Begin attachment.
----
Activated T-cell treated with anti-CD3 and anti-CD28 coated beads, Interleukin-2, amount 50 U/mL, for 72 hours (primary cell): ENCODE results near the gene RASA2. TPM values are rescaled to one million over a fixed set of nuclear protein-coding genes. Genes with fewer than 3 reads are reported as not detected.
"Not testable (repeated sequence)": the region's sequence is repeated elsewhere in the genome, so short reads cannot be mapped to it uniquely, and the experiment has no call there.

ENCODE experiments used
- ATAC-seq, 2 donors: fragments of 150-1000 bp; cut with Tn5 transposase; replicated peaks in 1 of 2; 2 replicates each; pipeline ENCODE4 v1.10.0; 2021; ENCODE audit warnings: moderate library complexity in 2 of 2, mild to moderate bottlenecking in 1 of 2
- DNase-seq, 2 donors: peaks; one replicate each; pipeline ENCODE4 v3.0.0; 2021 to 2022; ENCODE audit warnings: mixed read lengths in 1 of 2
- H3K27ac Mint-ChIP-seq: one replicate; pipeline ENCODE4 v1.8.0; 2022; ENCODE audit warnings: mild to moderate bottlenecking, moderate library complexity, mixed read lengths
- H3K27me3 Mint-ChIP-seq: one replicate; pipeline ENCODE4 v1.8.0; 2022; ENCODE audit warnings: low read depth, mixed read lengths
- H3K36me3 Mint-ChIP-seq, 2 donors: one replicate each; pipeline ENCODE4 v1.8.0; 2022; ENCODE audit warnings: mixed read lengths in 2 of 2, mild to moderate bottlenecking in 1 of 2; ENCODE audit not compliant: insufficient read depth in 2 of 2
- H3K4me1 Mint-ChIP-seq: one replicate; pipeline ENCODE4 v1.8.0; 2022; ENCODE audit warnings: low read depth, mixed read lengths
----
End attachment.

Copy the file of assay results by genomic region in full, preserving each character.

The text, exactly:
Activated T-cell treated with anti-CD3 and anti-CD28 coated beads, Interleukin-2, amount 50 U/mL, for 72 hours (primary cell): ENCODE results near the gene RASA2. TPM values are rescaled to one million over a fixed set of nuclear protein-coding genes. Genes with fewer than 3 reads are reported as not detected.
"Not testable (repeated sequence)": the region's sequence is repeated elsewhere in the genome, so short reads cannot be mapped to it uniquely, and the experiment has no call there.

ENCODE experiments used
- ATAC-seq, 2 donors: fragments of 150-1000 bp; cut with Tn5 transposase; replicated peaks in 1 of 2; 2 replicates each; pipeline ENCODE4 v1.10.0; 2021; ENCODE audit warnings: moderate library complexity in 2 of 2, mild to moderate bottlenecking in 1 of 2
- DNase-seq, 2 donors: peaks; one replicate each; pipeline ENCODE4 v3.0.0; 2021 to 2022; ENCODE audit warnings: mixed read lengths in 1 of 2
- H3K27ac Mint-ChIP-seq: one replicate; pipeline ENCODE4 v1.8.0; 2022; ENCODE audit warnings: mild to moderate bottlenecking, moderate library complexity, mixed read lengths
- H3K27me3 Mint-ChIP-seq: one replicate; pipeline ENCODE4 v1.8.0; 2022; ENCODE audit warnings: low read depth, mixed read lengths
- H3K36me3 Mint-ChIP-seq, 2 donors: one replicate each; pipeline ENCODE4 v1.8.0; 2022; ENCODE audit warnings: mixed read lengths in 2 of 2, mild to moderate bottlenecking in 1 of 2; ENCODE audit not compliant: insufficient read depth in 2 of 2
- H3K4me1 Mint-ChIP-seq: one replicate; pipeline ENCODE4 v1.8.0; 2022; ENCODE audit warnings: low read depth, mixed read lengths